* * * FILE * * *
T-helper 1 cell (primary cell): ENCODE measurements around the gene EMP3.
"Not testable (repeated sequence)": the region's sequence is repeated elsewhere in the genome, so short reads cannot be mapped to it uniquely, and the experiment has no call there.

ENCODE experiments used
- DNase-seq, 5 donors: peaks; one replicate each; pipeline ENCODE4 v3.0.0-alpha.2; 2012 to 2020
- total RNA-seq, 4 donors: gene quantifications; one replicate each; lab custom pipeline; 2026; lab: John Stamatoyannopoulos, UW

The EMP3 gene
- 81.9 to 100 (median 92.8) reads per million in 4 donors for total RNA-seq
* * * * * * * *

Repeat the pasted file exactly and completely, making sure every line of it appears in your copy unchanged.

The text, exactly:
T-helper 1 cell (primary cell): ENCODE measurements around the gene EMP3.
"Not testable (repeated sequence)": the region's sequence is repeated elsewhere in the genome, so short reads cannot be mapped to it uniquely, and the experiment has no call there.

ENCODE experiments used
- DNase-seq, 5 donors: peaks; one replicate each; pipeline ENCODE4 v3.0.0-alpha.2; 2012 to 2020
- total RNA-seq, 4 donors: gene quantifications; one replicate each; lab custom pipeline; 2026; lab: John Stamatoyannopoulos, UW

The EMP3 gene
- 81.9 to 100 (median 92.8) reads per million in 4 donors for total RNA-seq